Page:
Unless Gov. Nathan Deal (R) issues a surprise veto, Georgia’s poor will soon face arbitrary drug tests in order to keep their meager food stamps benefits.
The state legislature passed a bill last week imposing drug tests for anyone who raises a “reasonable suspicion” of drug abuse in the minds of state program administrators. Once an administrator decides to make a suspicious person pee in a cup, the law requires the accused party to cover the $17 cost of the test that will exonerate him.
The governor is expected to sign the bill into law “based on the fact that he did sign a similar drug testing bill a couple years ago,” a civil liberties lawyer in Georgia told MSNBC’s Ned Resnikoff. A Deal veto would also break with his party. Republicans have proposed drug tests for public assistance programs year after year at both the state and federal level. Five separate state legislatures considered drug tests specifically for food stamps in 2012, according to the National Conference of State Legislatures, and another 23 states weighed drug tests for other forms of assistance. During last year’s food stamps fight in Congress, Republicans tacked on an amendment to require drug tests nationwide.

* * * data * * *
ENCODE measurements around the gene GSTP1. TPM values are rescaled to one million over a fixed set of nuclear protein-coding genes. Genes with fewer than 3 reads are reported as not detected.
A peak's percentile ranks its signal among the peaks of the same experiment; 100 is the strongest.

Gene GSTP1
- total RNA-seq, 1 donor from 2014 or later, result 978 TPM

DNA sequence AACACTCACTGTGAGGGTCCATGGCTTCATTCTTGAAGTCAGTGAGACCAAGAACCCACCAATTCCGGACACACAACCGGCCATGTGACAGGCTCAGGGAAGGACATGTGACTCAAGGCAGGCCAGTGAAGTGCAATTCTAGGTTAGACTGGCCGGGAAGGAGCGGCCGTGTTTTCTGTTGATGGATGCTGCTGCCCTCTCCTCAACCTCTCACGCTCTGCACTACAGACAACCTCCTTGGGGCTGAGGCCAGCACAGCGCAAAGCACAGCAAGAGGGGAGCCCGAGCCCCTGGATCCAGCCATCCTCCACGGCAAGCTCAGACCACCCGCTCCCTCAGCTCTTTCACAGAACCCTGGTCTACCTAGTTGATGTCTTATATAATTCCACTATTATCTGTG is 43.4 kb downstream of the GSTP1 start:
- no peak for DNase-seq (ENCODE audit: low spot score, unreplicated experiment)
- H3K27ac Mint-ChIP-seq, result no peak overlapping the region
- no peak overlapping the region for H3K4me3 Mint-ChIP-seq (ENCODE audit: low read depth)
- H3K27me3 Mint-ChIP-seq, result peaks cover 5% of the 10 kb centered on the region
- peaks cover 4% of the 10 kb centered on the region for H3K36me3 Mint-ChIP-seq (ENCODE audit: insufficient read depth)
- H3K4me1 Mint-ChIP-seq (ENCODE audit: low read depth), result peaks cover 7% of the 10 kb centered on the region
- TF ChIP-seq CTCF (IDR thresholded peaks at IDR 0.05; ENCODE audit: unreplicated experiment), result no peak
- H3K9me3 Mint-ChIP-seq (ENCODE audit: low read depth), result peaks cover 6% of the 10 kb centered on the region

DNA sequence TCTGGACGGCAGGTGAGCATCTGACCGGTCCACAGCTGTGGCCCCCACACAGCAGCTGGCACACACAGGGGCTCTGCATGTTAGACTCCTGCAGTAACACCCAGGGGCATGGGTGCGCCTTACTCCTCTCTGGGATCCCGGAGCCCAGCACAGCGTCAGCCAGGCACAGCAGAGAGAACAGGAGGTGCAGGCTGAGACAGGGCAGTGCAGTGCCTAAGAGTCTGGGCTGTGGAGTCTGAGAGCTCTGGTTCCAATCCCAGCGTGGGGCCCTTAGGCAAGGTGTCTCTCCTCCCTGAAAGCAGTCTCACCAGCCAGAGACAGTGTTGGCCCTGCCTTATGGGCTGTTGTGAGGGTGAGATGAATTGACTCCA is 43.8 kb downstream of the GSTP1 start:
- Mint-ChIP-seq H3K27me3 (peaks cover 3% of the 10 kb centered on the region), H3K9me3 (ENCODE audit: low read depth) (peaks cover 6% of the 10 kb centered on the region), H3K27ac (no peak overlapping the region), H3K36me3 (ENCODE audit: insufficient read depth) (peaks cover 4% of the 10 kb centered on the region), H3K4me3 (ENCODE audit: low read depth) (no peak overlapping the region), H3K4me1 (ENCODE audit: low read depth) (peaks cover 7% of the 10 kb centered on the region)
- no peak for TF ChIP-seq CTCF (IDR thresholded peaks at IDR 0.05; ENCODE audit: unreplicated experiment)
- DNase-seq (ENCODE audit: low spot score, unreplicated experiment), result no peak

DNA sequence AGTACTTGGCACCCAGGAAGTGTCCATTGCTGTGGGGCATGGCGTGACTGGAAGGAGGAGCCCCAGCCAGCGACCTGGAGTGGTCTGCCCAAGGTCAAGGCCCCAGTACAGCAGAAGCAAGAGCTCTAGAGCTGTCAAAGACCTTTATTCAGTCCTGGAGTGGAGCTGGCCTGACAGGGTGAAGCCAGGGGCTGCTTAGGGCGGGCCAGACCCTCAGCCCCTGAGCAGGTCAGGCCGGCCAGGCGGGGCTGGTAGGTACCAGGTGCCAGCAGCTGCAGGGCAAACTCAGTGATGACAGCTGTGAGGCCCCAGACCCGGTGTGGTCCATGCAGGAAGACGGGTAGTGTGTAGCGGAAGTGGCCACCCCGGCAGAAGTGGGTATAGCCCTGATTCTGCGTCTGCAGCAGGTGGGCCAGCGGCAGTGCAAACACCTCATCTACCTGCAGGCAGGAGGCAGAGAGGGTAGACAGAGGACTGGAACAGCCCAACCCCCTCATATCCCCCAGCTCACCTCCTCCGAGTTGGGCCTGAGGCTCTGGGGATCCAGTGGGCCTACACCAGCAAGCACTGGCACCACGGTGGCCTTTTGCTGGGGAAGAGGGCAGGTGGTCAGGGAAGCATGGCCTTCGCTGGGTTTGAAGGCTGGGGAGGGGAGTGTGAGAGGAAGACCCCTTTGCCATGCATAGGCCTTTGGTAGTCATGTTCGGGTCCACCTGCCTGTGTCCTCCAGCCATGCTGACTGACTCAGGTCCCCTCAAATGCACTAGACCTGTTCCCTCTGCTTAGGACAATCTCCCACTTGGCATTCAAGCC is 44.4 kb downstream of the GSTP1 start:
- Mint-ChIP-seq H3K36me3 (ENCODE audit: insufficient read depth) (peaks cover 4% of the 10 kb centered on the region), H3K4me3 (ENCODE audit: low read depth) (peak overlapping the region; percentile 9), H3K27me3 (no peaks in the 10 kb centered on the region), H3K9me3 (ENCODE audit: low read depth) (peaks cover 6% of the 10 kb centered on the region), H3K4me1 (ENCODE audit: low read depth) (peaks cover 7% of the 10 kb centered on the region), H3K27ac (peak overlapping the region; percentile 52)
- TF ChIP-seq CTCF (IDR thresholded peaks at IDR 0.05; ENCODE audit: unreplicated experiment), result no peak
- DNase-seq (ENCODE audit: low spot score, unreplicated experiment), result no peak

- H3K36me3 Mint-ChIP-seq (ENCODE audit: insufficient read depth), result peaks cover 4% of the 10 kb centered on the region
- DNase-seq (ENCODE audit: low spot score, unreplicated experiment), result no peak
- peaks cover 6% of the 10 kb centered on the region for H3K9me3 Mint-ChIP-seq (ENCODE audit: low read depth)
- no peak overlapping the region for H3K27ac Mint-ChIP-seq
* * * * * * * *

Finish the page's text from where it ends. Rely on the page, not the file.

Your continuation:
Georgia’s “reasonable suspicion” language and requirement that recipients pay to be tested represents an evolution in the push to tie anti-poverty programs to drug tests. Previous drug testing schemes have been found unconstitutional on the grounds that testing a whole class of people is an illegal search under the Fourth Amendment, a fate Georgia Republicans hope to dodge by lifting the concept of “reasonable suspicion” that underlies other law enforcement tactics such as “stop-and-frisk.” Testing programs billed as fiscal responsibility measures have ended up costing far more than they saved in Florida, Utah, and elsewhere. Georgia would dodge that pitfall by billing poor people directly.
But legal technicalities and costs aside, the basic conceit of these sorts of laws is false. Both social science and previous testing systems have shown that poor people are in fact less likely to use illegal drugs than the general population.
Despite the persistent image of public assistance recipients as drug abusers and poor budgeters, the realities of poverty are very different. The constant stresses of life in poverty reduce a person’s brainpower by the same amount as staying up all night, and children who grow up poor face drastically higher odds of mental and physical health problems down the line.